The Weir house, historic studios, and other historic structures are closed to the public except on guided tours. Please respect closure signs.

Please be extremely careful if walking on Nod Hill Road; there are no sidewalks, and cars travel fast.

Parking is limited. There is no parking for RVs. Call ahead if planning to arrive with multiple vehicles.

Some trails have uneven footing and exposed tree roots. Be careful when crossing wetland areas on pathway stones. Swimming and wading are not allowed. Fishing is permitted; state regulations apply.

Dogs must be on a leash at all times. Watch for poison ivy and ticks.

Historical and natural features in the park are protected by federal law. Do not damage or remove any stones, plants, or wildlife.

Emergencies: Call 911.

Getting Here Weir Farm is in the towns of Ridgefield and Wilton, Conn. • Vehicle: From I-95 or the Merritt Parkway take U.S. 7 north; go left onto Conn. 102 west; go 0.3 mile; go left onto Old Branchville Road; turn left at first stop sign and go to 735 Nod Hill Road. From I-84: take exit 3 to U.S. 7 south; go right onto Conn. 102 west; go 0.3 mile; go left onto Old Branchville Road; turn at first left and go to 735 Nod Hill Road. • Train: Metro-North to Branchville Station; taxi or walk to the park (about 1.5 miles). Warning: Nod Hill Road is narrow with limited visibility—there is no turnaround for RVs or large vehicles.

Source: NPS Brochure (2004)


Establishment

Weir Farm National Historical Park — January 5, 2021
Weir Farm National Historic Site — Oct. 31, 1990


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Brochures ◆ Site Bulletins ◆ Trading Cards expand section

Documents

Alternative Transportation Feasibility Study, Weir Farm National Historic Site (July 1, 2012)

Cultural Landscape Report for Weir Farm National Historic Site, Volume 1: Site History and Existing Conditions Olmsted Center for Landscape Preservation Cultural Landscape Publication No. 6 (Child Associates, Inc. and Cynthia Zeitzevsky, 1996)

Cultural Landscape Report for Weir Farm National Historic Site, Volume 2: Analysis and Treatment Olmsted Center for Landscape Preservation (September 1997)

Cultural Landscape Report for Weir Farm National Historic Site, Volume II: Updated Treatment Plan and Record of Treatment Olmsted Center for Landscape Preservation (Timothy W. Layton and H. Eliot Foulds, 2013)

Cultural Landscapes Inventory: Weir Farm (2003)

Foundation Document, Weir Farm National Historic Site, Connecticut (October 2017)

Foundation Document Overview, Weir Farm National Historic Site, Connecticut (January 2017)

General Management Plan/Environmental Impact Statement, Weir Farm National Historic Site (September 1995)

Geologic Resources Inventory Report, Weir Farm National Historic Site NPS Natural Resource Report NPS/NRPC/GRD/NRR-2012/487 (T.L. Thornberry-Ehrlich, January 2012)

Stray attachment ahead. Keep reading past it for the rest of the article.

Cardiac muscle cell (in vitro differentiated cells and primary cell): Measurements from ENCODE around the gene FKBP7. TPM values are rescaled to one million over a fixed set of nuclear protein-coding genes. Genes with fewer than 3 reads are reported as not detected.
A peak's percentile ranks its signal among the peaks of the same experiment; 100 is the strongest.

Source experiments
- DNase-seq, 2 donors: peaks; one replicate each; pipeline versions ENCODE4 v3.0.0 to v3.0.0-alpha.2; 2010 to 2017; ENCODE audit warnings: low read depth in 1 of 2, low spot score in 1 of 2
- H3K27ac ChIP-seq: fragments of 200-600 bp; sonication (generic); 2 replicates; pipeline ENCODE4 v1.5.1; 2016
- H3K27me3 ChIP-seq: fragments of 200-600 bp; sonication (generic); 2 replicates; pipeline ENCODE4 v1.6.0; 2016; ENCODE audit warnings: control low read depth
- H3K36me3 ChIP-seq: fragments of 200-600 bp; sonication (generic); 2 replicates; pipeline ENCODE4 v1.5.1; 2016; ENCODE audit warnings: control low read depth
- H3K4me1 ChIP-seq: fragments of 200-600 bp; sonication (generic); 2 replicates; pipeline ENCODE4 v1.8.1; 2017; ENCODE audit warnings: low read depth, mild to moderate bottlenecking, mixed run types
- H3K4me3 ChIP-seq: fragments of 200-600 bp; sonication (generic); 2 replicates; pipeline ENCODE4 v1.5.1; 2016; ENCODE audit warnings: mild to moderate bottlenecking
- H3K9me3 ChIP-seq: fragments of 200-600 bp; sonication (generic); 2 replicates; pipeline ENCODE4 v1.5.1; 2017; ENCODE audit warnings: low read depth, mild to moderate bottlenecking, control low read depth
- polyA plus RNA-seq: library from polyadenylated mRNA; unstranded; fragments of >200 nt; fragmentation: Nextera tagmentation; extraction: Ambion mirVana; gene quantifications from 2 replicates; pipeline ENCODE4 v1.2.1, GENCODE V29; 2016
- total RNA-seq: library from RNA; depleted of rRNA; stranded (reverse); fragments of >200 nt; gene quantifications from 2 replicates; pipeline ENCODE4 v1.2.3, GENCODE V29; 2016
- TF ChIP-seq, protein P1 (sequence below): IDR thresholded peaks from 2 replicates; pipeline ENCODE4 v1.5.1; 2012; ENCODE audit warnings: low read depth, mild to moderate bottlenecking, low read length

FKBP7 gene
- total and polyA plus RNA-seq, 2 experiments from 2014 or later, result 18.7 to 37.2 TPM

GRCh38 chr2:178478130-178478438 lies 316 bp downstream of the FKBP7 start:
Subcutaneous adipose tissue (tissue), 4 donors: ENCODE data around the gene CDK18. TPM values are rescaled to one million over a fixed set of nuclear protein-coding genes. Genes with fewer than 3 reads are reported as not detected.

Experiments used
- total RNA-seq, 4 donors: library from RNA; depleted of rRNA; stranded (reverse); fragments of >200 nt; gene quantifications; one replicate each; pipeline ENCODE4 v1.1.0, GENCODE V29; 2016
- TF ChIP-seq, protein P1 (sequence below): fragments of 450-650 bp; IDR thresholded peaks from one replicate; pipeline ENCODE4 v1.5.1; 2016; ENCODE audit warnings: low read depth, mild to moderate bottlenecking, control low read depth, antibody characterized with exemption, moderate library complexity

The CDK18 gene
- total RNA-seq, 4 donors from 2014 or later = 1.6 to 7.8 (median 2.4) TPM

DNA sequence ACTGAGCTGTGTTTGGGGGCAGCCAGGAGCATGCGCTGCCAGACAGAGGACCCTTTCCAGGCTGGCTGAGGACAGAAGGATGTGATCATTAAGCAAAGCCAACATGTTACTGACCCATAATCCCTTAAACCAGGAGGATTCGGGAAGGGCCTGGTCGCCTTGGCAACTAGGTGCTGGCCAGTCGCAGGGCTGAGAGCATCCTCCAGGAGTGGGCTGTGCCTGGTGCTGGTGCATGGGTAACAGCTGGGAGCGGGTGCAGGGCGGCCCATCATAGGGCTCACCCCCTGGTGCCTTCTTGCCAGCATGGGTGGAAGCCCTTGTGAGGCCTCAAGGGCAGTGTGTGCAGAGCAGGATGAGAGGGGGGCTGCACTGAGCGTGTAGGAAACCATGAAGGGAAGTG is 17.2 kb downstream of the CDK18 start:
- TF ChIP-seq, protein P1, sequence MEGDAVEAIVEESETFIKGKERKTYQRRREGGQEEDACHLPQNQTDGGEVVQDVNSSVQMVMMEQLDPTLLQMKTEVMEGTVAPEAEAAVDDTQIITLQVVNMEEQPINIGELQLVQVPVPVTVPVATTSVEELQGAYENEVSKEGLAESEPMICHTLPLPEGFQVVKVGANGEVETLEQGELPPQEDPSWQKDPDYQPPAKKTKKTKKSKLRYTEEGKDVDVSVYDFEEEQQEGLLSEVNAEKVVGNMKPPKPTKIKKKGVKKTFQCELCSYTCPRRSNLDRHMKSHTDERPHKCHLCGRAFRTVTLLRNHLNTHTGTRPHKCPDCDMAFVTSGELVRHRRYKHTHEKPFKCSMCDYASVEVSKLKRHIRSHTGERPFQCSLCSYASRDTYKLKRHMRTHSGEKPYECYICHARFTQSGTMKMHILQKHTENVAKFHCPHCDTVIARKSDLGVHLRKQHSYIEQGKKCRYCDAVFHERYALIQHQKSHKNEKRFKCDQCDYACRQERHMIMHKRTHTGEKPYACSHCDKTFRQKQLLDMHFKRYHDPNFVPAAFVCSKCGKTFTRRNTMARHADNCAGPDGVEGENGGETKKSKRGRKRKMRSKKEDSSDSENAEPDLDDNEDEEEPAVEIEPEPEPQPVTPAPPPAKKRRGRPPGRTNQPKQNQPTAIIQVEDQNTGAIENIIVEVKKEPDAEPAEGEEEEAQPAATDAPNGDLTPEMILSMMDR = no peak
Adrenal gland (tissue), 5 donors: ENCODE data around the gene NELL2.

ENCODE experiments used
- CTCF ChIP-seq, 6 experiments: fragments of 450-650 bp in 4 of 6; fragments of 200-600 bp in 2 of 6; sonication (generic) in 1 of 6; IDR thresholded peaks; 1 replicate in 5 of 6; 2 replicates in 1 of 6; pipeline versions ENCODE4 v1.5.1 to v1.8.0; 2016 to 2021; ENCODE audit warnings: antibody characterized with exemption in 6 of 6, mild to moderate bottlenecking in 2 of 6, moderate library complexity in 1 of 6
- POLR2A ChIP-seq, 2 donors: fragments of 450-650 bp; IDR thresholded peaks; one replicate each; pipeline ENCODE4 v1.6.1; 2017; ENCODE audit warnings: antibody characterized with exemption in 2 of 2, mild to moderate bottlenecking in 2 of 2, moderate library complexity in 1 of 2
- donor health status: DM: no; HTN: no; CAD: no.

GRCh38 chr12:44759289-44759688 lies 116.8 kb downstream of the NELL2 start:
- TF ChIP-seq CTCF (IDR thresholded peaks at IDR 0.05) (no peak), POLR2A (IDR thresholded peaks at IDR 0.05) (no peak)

Historic Furnishings Report: Weir Farm: Historical Information on the House and Studios and a Furnishing Plan for the Julian A. Weir and Mahonri M. Young Studios, Weir Farm National Historic Site, Wilton, Connecticut (David H. Wallace, 2003)

Historic Furnishings Report Addendum & Implementation Plan: Weir House, Weir Farm National Historic Site (Janice Hodson, November 2009)

Historic Resource Study: An Artist's Retreat: J. Alden Weir's Farm in Connecticut — Weir Farm National Historic Site (Deborah S. Gardner and Christine G. McKay, 2009)

Historic Structures Report: Weir Farm, Weir Farm National Historic Site, Wilton, Connecticut — Volume I: The Site and the Weir Complex Draft (Marie L. Carden, Richard C. Crisson and Maureen K. Phillips, 1995, 1998)

Historic Structures Report: Weir Farm, Weir Farm National Historic Site, Wilton, Connecticut — Volume I: Appendices — The Site and the Weir Complex (Marie L. Carden, Richard C. Crisson and Maureen K. Phillips, 1995, 1998)

Historic Structures Report: Weir Farm, Weir Farm National Historic Site, Wilton, Connecticut — Volume II-A: Weir Farm Outbuildings Draft (Maureen K. Phillips and Marie L. Carden, 1995, 1998)

Historic Structures Report: Weir Farm, Weir Farm National Historic Site, Wilton, Connecticut — Volume II-B: Caretaker's House and Caretaker's Garage (Lance Kasparian and Maureen K. Phillips, 2008)

Historic Structures Report: Weir Farm, Weir Farm National Historic Site, Wilton, Connecticut — Volume III: Burlingham Complex Draft (Maureen K. Phillips, 1995)

Junior Ranger — Letterbox, Weir Farm National Historic Site (Date Unknown)

Junior Ranger — Pond Pack, Weir Farm National Historic Site (Date Unknown)

Long-Range Interpretive Plan, Weir Farm National Historic Site (January 2013)

National Register of Historic Places Nomination Form

J. Alden Weir Farm (Weir Farm Historic District) (David F. Ransom and John Herzan, January 16, 1983)

Natural Resource Condition Assessment, Weir Farm National Historic Site NPS Natural Resource Report NPS/NETN/NRR-2016/1256 (Geri Tierney and James Gibbs, August 2016)

Record of Findings: History of Interior Appearances: Weir Studio, Weir Farm National Historic Site (Judith M. Jacob, 2013)

Record of Findings: Investigation of Exterior Finishes: Weir House, Weir Farm National Historic Site (Judith M. Jacob, 2019)

The Weir Farm: Working Agriculture and the Vision of Rural Life in New England, 1860-1940 (Jack Larkin, 1996)

Weir Farm — A Quiet Marriage of Art and Landscape: Summary of General Management Plan (1995)

Weir Farm Suitability/Feasibility Study (February 1990)



Handbooks ◆ Books expand section

Videos

Weir Farm National Historic Site



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Last Updated: 25-Jun-2022